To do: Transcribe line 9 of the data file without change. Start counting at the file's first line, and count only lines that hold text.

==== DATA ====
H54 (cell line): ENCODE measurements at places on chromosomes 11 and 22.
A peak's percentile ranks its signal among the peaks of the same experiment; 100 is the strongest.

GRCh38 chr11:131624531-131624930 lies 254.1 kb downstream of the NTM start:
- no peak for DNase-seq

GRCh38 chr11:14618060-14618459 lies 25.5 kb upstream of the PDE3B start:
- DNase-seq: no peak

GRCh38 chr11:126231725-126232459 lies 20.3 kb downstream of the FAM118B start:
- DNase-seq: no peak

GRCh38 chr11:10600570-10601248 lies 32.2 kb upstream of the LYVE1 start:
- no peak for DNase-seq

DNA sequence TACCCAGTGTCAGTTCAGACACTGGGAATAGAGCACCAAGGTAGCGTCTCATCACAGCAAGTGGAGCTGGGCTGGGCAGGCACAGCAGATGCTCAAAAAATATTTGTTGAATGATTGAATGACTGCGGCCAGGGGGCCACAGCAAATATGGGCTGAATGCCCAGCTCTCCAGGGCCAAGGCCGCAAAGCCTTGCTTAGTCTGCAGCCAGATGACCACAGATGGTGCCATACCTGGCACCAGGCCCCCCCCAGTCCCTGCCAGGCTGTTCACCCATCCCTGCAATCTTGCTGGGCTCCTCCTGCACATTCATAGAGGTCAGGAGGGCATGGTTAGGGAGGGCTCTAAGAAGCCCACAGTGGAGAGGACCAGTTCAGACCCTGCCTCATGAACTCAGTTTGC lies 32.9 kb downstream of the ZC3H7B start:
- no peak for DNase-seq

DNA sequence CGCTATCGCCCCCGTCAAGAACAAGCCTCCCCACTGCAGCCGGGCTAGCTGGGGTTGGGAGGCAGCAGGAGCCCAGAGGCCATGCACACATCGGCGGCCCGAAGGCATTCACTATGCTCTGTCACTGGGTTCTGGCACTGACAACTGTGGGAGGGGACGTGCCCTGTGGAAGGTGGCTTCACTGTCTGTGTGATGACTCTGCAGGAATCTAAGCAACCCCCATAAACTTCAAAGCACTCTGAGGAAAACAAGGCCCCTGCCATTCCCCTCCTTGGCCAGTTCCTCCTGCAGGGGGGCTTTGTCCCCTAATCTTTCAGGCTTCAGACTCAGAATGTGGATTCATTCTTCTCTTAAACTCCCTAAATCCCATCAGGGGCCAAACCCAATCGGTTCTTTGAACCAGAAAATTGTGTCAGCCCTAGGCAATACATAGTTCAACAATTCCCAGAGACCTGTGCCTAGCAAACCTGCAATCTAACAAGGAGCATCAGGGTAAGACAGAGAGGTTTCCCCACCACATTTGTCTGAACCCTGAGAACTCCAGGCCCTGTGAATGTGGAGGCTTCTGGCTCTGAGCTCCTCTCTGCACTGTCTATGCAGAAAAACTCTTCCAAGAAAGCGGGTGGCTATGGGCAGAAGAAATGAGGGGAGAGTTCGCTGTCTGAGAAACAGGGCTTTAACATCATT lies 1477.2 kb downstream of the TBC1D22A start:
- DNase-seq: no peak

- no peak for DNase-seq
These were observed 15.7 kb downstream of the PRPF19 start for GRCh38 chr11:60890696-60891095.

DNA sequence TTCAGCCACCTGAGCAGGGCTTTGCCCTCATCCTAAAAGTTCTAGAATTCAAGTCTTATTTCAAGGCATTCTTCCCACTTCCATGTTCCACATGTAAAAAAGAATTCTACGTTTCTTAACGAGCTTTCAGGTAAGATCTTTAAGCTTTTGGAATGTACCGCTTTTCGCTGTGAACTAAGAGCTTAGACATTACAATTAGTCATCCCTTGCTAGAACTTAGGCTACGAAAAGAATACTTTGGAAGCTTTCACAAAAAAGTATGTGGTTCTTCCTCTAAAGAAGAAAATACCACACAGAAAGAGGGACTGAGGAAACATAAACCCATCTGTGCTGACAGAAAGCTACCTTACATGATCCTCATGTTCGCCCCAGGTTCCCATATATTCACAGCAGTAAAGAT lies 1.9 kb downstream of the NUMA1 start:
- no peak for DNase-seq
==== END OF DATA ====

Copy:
GRCh38 chr11:10600570-10601248 lies 32.2 kb upstream of the LYVE1 start: